The Chancellor’s budget will be announced on Monday October 29th – and with healthy tax receipts over the past five years from Stamp Duty, CGT and IHT, commentators are expecting to see further hikes in tax rates.
The three taxes combined brought revenues of £25.4 billion to the Treasury this year, according to The Times – an increase of £10.7 billion compared to 2013. By contrast, overall tax receipts rose by just 26 per cent. Other taxes that have proved prosperous include £1.1 billion extra from the climate change levy and £3.1 billion from the insurance premium tax.
The Chancellor recently told the BBC that: ‘we will have to find a little more, each of us, to… expand our NHS to meet the needs of an aging population.’ With healthy income streams from these sources, the Chancellor is likely to be looking closely at whether they offer further revenue potential.
Current inheritance tax rules can be difficult to understand. Everyone gets a £3,000 annual limit which can be rolled over for one year and on top of that, they can make an unlimited number of small gifts up to £250 in value to those who have not already benefitted from a larger gift. There are further wedding gift allowances and additional allowances for gifts made out of excess income.
These rules could be simplified into a single annual gifting allowance which some commentators have suggested should be £10,000. Although this would certainly be simpler, the lesser known allowance that lets people give away income they don’t need would be a significant loss in estate planning terms.
Additionally, or alternatively, the Chancellor might consider charging inheritance tax on inherited pensions. Currently a defined benefit contribution pension can be passed on free from inheritance tax with the proviso that if the Deceased is over 75, the beneficiary may have to pay income tax. This allowance has been described by the Institute of Fiscal Studies as “indefensibly generous”.
The Institute has also suggested that a CGT might be introduced for assets on death – lessening the likelihood that people hoard their assets rather than give them away during their lifetime. Whilst CGT rates are currently between 10% and 28% on gains, any liability ‘dies’ with a person. Changing this position would make estates subject to both inheritance and capital gains charges.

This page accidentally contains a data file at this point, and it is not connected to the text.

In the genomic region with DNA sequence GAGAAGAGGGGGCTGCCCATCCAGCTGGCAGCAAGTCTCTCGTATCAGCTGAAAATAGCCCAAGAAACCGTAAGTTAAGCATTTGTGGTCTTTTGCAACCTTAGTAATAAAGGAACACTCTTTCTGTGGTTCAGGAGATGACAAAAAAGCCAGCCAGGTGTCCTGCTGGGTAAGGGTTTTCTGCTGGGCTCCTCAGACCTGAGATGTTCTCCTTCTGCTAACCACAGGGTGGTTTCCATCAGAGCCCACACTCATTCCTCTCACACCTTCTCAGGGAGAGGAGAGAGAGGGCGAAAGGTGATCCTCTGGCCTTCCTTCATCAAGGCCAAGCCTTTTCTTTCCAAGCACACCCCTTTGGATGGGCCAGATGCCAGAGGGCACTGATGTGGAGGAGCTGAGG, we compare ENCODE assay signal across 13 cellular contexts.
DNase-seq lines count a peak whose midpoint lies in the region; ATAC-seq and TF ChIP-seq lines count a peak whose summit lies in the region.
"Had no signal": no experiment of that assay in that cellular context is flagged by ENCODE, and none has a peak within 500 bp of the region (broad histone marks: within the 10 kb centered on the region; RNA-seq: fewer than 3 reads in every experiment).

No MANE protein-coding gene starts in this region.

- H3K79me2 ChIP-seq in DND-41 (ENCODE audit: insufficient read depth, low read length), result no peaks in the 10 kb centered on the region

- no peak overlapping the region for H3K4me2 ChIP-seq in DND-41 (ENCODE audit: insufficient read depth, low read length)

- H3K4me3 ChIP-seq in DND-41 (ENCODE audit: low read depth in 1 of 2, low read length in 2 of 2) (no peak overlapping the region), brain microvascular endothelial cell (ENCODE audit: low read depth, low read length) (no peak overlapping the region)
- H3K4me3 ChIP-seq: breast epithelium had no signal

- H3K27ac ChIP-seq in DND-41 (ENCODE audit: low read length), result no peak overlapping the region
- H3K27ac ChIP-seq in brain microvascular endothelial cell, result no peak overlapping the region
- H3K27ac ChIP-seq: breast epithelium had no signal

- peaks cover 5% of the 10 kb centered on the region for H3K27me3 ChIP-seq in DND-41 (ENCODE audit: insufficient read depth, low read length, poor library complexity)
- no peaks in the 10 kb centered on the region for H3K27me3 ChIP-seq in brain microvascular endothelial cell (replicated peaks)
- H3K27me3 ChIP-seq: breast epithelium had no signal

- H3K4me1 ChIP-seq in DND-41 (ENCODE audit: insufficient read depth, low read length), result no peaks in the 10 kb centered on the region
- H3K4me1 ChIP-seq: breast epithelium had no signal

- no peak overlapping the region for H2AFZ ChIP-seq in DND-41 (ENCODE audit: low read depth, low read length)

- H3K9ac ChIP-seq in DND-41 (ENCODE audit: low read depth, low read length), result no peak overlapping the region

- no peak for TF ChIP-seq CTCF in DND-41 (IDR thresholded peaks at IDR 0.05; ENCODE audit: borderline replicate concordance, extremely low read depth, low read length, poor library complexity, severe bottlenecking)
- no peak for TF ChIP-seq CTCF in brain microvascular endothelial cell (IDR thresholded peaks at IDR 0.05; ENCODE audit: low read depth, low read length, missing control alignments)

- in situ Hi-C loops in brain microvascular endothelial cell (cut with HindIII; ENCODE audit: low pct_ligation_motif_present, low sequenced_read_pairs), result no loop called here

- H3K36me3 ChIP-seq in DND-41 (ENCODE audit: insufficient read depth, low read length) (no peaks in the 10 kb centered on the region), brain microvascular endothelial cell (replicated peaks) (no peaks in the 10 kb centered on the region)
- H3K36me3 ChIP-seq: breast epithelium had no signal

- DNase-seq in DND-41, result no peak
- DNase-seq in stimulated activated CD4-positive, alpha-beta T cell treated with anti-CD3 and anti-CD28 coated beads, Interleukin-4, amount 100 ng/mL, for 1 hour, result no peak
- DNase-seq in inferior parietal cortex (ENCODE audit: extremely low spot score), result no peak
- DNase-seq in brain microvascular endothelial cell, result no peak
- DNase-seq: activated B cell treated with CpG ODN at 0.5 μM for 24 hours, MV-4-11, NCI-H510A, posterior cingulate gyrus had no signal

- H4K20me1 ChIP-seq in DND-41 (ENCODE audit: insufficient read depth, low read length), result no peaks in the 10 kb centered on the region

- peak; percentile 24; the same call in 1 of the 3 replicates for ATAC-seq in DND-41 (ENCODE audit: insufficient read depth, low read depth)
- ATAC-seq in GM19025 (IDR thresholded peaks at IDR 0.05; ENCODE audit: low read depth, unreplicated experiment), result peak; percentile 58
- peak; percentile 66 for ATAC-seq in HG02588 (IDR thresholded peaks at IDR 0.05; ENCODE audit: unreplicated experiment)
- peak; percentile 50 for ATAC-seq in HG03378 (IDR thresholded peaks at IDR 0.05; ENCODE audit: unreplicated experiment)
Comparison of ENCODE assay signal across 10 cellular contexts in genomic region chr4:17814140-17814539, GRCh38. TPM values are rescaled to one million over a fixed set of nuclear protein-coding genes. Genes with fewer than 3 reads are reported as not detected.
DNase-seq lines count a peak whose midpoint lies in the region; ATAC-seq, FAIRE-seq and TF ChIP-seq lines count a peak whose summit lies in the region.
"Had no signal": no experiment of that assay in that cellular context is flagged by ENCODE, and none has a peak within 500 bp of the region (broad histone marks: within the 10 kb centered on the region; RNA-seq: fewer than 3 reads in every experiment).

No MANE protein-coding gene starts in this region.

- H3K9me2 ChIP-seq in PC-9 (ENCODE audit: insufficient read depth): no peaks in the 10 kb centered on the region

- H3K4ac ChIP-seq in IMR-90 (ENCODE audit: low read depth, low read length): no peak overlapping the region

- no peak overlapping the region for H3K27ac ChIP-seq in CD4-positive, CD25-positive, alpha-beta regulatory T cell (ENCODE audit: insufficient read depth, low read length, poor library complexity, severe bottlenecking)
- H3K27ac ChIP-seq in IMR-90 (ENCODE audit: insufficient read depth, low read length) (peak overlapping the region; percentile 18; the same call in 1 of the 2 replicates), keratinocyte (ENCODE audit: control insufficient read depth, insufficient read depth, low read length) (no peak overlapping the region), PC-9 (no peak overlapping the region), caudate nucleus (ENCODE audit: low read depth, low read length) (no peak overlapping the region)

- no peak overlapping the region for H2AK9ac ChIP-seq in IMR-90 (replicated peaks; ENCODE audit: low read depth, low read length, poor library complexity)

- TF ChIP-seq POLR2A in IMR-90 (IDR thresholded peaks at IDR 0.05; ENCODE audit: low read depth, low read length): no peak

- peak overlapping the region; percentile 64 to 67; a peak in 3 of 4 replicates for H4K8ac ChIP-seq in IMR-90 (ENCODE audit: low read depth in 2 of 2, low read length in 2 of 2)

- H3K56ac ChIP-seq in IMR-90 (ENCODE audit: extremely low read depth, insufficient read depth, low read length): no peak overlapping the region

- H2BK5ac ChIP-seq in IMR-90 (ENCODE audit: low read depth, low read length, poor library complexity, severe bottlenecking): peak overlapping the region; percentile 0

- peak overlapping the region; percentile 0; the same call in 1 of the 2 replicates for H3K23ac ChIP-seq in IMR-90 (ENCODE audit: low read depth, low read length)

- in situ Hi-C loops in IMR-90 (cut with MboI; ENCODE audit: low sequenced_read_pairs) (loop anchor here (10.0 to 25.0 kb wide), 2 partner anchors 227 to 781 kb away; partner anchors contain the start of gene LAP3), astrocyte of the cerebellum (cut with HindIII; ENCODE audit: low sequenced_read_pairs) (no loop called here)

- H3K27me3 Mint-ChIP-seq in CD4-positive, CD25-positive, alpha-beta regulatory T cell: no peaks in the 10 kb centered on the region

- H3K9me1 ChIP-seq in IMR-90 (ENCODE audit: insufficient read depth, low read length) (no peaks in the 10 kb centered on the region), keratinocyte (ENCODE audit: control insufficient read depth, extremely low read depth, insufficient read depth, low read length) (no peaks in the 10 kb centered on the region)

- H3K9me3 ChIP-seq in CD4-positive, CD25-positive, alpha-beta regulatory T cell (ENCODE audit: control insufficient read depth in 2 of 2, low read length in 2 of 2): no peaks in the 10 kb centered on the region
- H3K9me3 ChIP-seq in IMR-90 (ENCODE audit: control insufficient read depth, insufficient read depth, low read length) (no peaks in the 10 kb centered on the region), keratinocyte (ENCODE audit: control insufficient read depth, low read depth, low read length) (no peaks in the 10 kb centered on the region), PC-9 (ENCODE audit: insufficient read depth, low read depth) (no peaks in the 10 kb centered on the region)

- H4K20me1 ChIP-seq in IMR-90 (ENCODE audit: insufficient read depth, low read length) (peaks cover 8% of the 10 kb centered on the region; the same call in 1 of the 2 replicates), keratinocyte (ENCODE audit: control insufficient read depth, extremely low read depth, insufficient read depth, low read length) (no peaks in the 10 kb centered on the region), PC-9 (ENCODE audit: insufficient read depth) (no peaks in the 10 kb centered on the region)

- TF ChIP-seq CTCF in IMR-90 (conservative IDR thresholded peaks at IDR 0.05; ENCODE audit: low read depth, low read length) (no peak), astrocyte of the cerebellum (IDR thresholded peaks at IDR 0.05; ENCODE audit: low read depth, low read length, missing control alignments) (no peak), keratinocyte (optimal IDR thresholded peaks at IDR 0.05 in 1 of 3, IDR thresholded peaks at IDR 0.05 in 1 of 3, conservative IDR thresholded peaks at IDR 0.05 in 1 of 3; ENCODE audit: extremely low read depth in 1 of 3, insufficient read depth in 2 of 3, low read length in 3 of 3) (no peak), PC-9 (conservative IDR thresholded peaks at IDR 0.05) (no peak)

The Government’s initiative to slash stamp duty for first time buyers came into effect November last year. Under the new rules first-time buyers pay no stamp duty on properties worth £300,000 or less. For properties worth £300,000 to £500,000, stamp duty is not payable on the first £300,000.
From August 2013 to August 2018, stamp duty brought revenues of £4.84 billion according to the Times and it is one of the Treasury’s most lucrative taxes. With savings handed out for the lower end of the market coupled with a slow down in sales, the Chancellor may decide to increase stamp duty at the top end.
Those buying buy-to-let or second homes have already suffered from the 3% increase in duty since 2016 and commentators don’t expect this to change. However, the idea of an additional tax for overseas buyers has been considered which could be in the region of 1-3% on top of the current rates. This would increase revenues by up to £120 million a year. Industry experts are concerned that such a rise would discourage overseas investment, thereby hindering development.
Over the past 5 years, there has been a 99 per cent rise in capital gains receipts, largely due to a bullish market benefiting investors. These gains have been achieved despite a cut to the top rate of CGT from 28 to 20 per cent, and a similar reduction in the lower rate from 18 to 10 percent (excluding residential property gains).
The annual CGT allowance has risen (£11,700 for the 2018/19 tax year) but this doesn’t reflect the rise in asset prices, which is why CGT revenues have grown despite the lower rates. Commentators think a generous rise in the CGT allowance is unlikely.
One proposal that may be on the cards is for landlords to be given a tax break where they sell their property to long-term tenants. Think tank Onward has put forward the idea, suggesting that where the property was sold to a tenant who had occupied for more than three years, there could be 50 per cent relief on CGT. The remaining 50 per cent could be given to the tenant by the tax office.
It is not clear whether, under the proposal, just half the gain made would be taxable, or whether the whole gain would be taxable at 14 per cent instead of the usual residential property rate of 28 per cent. In either case, the amount of tax paid could be different, depending on the landlord’s individual tax circumstances. Further if the landlord had made no gain, there would be no 50 per cent credit to assist the buying tenant.
Another issue arises as to when the tenant receives the credit – would this be when the Landlord pays the CGT? If so, this could be many months after the tenant elects to buy, and therefore may not help the tenant with their purchase. Clearly, although this seems at first glance like a great incentive to help private tenants onto the housing ladder, there are practical difficulties that would need careful consideration.
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